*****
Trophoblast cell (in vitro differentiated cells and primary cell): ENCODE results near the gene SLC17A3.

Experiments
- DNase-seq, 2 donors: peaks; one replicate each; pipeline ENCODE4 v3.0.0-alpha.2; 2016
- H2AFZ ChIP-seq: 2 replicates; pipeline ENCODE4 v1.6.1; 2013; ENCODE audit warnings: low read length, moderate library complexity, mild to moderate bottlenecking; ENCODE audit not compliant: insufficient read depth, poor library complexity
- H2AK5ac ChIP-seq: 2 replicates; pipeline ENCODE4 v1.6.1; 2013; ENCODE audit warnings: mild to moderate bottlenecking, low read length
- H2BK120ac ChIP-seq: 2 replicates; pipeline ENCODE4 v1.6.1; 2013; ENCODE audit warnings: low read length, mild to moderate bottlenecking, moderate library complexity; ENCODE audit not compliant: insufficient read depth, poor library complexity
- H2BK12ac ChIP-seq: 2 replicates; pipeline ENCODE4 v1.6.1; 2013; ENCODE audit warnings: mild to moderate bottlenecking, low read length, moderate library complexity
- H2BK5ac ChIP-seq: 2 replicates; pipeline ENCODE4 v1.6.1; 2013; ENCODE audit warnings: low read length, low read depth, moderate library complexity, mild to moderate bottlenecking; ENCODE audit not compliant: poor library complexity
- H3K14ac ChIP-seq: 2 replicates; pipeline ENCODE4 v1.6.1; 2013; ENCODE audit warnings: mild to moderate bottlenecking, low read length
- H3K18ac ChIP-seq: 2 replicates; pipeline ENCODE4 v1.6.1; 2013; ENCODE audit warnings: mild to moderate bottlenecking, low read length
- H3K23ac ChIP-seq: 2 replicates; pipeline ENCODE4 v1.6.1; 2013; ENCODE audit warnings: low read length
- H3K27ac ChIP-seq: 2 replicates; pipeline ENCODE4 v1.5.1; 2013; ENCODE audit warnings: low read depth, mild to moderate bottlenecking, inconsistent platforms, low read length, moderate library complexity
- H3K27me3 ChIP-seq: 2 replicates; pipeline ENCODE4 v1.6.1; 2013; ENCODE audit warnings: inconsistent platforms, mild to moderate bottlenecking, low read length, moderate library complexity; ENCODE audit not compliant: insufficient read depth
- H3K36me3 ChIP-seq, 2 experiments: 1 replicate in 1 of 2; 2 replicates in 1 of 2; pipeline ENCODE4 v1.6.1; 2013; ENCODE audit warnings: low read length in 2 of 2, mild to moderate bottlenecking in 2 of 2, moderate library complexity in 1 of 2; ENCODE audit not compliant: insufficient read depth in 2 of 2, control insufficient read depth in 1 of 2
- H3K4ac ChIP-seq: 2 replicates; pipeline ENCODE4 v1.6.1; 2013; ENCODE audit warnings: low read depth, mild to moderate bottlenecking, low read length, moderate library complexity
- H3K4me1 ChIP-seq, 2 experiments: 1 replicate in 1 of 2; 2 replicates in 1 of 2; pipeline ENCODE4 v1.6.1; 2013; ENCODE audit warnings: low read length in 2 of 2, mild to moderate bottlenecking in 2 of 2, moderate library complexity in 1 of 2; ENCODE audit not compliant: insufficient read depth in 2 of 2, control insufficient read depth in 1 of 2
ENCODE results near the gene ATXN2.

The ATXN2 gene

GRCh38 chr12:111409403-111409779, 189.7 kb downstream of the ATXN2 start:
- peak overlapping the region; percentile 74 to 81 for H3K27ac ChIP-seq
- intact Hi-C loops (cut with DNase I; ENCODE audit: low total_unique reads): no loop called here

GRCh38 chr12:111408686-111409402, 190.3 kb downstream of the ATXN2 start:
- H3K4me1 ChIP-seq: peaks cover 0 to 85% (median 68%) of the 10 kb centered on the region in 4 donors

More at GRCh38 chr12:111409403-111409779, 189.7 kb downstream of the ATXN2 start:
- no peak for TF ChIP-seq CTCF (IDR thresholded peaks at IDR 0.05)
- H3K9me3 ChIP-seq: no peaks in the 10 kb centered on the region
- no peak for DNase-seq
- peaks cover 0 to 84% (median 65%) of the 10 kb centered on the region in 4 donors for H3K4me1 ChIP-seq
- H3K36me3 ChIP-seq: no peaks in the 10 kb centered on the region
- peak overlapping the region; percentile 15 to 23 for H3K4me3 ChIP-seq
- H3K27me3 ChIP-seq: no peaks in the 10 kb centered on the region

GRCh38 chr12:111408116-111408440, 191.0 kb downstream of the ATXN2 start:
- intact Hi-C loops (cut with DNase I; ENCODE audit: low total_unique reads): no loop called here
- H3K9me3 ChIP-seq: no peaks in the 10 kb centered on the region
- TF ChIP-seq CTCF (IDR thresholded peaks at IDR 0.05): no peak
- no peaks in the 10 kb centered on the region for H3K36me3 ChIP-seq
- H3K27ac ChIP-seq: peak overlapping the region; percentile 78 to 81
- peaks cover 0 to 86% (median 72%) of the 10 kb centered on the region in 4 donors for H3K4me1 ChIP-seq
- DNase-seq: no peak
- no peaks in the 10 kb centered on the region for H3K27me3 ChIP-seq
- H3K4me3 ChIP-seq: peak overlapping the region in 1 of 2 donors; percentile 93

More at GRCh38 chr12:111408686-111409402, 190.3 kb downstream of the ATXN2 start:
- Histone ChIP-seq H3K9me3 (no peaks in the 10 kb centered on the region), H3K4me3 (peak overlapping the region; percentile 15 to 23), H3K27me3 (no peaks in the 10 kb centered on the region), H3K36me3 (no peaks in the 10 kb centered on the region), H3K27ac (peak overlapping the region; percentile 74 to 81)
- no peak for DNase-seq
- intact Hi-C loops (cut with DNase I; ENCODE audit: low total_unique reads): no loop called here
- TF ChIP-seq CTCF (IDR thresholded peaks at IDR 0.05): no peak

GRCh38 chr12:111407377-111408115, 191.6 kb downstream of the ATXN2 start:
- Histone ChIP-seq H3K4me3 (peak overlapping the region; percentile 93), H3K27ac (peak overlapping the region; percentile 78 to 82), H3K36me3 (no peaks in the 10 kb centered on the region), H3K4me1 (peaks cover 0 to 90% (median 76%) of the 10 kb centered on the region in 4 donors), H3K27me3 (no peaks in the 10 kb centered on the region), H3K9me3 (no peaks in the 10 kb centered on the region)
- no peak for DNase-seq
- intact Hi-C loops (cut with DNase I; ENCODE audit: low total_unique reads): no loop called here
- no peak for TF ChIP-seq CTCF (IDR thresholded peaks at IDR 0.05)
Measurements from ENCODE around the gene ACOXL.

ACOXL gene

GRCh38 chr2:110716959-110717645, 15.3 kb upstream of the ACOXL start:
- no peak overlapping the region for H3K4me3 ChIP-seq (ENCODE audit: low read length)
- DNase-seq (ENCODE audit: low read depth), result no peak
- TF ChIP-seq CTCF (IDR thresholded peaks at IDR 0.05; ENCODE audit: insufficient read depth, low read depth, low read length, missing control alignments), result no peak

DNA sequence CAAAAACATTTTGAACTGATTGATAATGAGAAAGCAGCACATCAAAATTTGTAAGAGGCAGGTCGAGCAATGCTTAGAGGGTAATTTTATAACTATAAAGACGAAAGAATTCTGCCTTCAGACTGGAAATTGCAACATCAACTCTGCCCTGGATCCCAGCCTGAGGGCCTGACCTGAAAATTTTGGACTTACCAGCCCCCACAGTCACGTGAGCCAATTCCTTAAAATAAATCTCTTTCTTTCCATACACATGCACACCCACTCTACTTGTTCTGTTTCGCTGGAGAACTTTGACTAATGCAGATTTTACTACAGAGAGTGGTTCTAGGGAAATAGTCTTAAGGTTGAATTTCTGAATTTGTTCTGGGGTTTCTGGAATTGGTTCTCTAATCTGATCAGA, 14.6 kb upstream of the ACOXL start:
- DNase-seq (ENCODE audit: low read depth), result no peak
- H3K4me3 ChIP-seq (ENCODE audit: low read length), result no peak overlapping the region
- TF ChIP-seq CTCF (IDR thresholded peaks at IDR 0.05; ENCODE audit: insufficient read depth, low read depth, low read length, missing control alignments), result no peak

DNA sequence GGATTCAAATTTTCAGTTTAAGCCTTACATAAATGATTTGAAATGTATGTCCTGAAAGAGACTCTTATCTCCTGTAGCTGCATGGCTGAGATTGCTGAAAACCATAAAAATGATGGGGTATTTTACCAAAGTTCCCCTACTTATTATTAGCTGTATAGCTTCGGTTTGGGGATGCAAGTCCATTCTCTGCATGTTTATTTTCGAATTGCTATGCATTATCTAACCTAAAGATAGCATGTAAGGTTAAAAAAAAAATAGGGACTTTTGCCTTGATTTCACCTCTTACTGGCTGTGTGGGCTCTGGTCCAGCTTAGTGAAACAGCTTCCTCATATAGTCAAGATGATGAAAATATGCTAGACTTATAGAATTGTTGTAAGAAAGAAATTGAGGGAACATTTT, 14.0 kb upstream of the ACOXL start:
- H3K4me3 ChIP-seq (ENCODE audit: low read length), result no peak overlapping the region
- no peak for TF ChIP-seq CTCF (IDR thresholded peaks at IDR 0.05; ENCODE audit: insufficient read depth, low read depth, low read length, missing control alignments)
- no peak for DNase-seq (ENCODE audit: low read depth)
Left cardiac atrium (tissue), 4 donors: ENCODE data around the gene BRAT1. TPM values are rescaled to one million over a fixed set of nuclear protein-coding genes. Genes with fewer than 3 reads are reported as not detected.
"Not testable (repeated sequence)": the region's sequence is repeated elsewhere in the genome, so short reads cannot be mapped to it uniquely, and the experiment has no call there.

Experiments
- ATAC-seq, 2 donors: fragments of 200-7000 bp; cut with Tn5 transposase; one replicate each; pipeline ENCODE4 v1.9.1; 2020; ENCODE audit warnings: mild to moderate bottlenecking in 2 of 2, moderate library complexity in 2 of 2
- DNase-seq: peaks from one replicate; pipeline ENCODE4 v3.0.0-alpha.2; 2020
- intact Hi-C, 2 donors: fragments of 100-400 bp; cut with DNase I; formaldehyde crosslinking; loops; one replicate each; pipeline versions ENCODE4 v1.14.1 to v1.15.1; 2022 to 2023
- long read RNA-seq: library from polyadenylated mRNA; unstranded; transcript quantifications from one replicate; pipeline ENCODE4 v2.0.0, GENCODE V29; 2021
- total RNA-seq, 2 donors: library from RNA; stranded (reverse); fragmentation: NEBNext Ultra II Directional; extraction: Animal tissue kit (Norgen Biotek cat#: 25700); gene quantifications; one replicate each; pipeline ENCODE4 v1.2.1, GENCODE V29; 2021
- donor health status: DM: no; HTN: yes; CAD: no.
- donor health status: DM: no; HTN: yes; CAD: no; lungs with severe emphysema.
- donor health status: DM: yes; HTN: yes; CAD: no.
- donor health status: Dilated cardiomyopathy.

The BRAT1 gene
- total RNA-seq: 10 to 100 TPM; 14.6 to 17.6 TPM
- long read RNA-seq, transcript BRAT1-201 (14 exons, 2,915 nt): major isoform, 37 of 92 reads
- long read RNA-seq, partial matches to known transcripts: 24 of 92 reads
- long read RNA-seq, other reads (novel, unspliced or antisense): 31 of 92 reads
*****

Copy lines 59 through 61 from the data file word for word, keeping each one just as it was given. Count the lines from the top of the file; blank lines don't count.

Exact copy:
- DNase-seq (ENCODE audit: low read depth), result no peak
- H3K4me3 ChIP-seq (ENCODE audit: low read length), result no peak overlapping the region
- TF ChIP-seq CTCF (IDR thresholded peaks at IDR 0.05; ENCODE audit: insufficient read depth, low read depth, low read length, missing control alignments), result no peak